Monique Nikkole making waves with 'Red Bottoms And Lingerie'
Updated: Oct 12, 2021
Image by Errick Lewis
Born and raised in Brooklyn, soul/R&B singer Monique Nikkole is branching out with the release of her fiery new single and it’s remix with Lil’ Flip, “Red Bottoms and Lingerie.”
The award-winning singer/songwriter and promoter has been singing since she was a child, but stepped away from music for a long time before deciding to concentrate on her solo career once again.
Her raw soul music connects strongly with her audience and with her step into the current R&B and hip-hop sound, her audience is growing even wider.
Recently, she shared her thoughts on the single and what's next.
Q: How are things going?
Monique Nikkole: They’ve been going great; I can't complain. Everything is moving along nicely. The personal life is good, the music is good and the family is good.
Q: And things are finally open and going strong again.
MN: Absolutely! Outside of being a recording artist, I’m also a concert promoter so that’s huge news. I’m excited for restrictions to be lifted and to be able to really get back out there the way I was before. I really want to get back to promoting and playing concerts.
Q: Yes, even before you got back to your own music, you’ve always been involved in the music industry in some way. What does it mean to you to be able to work with new artists and help them kind of navigate things and find their place?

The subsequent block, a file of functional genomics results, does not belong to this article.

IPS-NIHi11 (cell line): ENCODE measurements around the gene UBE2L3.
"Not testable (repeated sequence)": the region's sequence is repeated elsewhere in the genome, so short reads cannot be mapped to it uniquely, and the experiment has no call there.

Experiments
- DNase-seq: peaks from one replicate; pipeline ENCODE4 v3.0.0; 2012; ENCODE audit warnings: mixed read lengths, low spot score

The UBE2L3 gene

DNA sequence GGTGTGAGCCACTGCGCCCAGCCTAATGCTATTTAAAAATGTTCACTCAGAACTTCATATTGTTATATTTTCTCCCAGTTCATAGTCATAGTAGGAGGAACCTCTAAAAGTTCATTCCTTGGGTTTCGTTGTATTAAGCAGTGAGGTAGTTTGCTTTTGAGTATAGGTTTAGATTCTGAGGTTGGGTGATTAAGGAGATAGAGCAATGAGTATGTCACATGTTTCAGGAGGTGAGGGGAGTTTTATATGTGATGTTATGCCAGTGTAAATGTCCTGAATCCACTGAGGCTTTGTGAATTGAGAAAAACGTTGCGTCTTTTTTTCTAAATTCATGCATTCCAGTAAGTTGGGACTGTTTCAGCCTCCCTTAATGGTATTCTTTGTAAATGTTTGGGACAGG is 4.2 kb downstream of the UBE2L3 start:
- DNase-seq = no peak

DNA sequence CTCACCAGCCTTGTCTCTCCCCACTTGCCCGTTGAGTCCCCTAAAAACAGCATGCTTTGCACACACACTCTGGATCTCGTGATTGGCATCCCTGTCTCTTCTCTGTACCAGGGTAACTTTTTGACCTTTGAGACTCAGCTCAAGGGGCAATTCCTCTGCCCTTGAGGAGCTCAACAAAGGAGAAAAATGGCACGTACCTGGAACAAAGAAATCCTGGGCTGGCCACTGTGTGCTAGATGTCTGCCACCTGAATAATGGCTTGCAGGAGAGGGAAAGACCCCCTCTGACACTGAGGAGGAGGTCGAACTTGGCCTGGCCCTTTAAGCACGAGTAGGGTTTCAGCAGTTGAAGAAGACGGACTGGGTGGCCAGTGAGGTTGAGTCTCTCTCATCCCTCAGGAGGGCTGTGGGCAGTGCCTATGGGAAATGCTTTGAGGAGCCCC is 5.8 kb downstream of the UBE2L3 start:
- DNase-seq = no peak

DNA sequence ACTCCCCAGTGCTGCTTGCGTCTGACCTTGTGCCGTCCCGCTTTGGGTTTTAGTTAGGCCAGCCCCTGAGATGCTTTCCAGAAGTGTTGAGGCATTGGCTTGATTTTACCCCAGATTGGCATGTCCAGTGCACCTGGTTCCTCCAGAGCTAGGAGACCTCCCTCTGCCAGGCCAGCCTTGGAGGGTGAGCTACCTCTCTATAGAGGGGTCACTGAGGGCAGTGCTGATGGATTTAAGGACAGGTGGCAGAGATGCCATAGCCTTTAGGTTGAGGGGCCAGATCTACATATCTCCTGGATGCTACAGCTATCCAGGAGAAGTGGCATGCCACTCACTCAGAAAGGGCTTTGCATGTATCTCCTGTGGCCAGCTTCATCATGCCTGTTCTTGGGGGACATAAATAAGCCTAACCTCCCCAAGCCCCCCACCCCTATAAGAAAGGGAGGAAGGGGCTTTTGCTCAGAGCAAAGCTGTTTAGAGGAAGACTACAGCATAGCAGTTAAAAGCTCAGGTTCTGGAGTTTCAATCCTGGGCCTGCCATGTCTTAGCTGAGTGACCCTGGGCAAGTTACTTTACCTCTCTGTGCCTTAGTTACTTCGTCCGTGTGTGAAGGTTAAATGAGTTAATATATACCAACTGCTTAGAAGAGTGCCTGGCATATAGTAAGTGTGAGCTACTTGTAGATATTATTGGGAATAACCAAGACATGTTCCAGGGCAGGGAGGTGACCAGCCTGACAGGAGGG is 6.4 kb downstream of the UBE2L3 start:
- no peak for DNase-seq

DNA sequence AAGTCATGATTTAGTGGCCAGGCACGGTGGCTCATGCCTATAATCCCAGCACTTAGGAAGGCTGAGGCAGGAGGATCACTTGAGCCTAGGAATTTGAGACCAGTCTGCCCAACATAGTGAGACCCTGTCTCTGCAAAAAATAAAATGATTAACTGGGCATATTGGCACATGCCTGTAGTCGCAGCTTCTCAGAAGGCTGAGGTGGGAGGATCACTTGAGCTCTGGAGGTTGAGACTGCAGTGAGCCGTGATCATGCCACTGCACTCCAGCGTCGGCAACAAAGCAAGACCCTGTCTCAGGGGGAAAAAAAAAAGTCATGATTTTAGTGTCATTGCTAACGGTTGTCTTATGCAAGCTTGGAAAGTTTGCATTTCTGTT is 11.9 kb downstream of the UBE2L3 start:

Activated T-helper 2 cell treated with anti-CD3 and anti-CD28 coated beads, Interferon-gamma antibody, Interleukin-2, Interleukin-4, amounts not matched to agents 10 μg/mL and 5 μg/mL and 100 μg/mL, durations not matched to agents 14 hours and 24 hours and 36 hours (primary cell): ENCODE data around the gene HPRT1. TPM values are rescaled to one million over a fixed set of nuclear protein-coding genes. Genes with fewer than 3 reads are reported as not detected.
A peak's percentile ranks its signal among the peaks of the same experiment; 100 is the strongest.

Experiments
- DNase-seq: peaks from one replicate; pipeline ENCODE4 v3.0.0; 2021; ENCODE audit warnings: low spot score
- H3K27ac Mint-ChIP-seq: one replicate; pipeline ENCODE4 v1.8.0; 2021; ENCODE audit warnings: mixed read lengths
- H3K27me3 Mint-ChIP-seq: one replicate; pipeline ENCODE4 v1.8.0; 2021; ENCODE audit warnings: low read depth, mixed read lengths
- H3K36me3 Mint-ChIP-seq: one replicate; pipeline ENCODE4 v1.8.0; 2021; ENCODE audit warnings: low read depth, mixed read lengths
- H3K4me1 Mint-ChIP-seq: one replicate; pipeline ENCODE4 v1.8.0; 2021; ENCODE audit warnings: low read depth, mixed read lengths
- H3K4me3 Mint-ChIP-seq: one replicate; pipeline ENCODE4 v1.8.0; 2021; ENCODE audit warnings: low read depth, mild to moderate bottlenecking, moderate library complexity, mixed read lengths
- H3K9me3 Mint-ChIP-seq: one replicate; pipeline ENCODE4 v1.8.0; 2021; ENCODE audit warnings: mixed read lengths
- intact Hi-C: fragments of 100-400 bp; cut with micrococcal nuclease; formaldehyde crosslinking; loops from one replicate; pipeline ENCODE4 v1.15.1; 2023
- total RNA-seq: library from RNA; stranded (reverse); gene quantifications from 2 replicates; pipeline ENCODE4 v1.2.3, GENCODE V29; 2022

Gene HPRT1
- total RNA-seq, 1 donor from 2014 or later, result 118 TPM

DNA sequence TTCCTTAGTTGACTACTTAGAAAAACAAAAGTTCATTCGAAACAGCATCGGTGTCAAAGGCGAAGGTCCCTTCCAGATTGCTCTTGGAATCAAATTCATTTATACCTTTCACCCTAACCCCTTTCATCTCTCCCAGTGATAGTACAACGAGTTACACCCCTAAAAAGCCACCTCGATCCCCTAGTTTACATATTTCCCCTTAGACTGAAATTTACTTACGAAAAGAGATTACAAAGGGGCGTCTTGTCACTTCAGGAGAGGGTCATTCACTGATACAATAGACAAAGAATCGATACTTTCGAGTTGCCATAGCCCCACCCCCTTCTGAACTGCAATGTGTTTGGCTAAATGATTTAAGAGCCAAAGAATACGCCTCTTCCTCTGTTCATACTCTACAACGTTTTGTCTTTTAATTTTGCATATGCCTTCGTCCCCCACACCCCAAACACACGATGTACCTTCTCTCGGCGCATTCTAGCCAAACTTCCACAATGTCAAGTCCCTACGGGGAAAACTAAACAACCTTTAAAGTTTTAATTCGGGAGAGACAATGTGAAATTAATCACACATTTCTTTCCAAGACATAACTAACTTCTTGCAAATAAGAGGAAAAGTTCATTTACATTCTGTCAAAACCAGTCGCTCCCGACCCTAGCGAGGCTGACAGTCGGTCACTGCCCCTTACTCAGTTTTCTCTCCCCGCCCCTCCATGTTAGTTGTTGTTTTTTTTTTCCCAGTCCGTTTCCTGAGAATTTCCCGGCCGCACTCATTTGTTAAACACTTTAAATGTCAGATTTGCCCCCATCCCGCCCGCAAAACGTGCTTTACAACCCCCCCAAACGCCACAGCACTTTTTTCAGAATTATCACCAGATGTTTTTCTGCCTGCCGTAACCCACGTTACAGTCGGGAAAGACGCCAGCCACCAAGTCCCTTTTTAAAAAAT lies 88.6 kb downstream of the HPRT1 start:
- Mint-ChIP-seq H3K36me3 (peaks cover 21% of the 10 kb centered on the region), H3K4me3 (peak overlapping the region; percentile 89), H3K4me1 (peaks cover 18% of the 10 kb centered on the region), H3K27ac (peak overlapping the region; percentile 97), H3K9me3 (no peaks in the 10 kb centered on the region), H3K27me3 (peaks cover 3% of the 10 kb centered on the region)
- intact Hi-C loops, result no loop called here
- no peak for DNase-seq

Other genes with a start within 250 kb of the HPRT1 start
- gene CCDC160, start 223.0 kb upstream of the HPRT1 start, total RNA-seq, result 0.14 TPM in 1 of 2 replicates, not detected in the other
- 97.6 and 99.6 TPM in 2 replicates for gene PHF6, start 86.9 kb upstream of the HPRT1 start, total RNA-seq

MN: I have a part of me that just loves to help and loves to plan and I like the business side of it. It’s frustrating sometimes, but I like putting the pieces together as a concert promoter dealing with the logistics or building and helping with something or helping someone build a career. I really still enjoy that aspect of the behind-the-scenes part. It means a lot to me to be able to put pieces together and watch the whole pie bake in the oven and when it’s done, it’s fulfilling; it really is.
Q: What made you get back into waiting to pursue your own music?
MN: Well, back in 2014 into 2015, I had taken a hiatus for a little while and I was working with one of my producer friends doing some writing and stuff like that. It just hit me like, you’re doing so much for everyone else, but the best investment is in yourself. I said, you need to give it a try because I’m not getting any younger and what do you have to lose when you invest in yourself... nothing!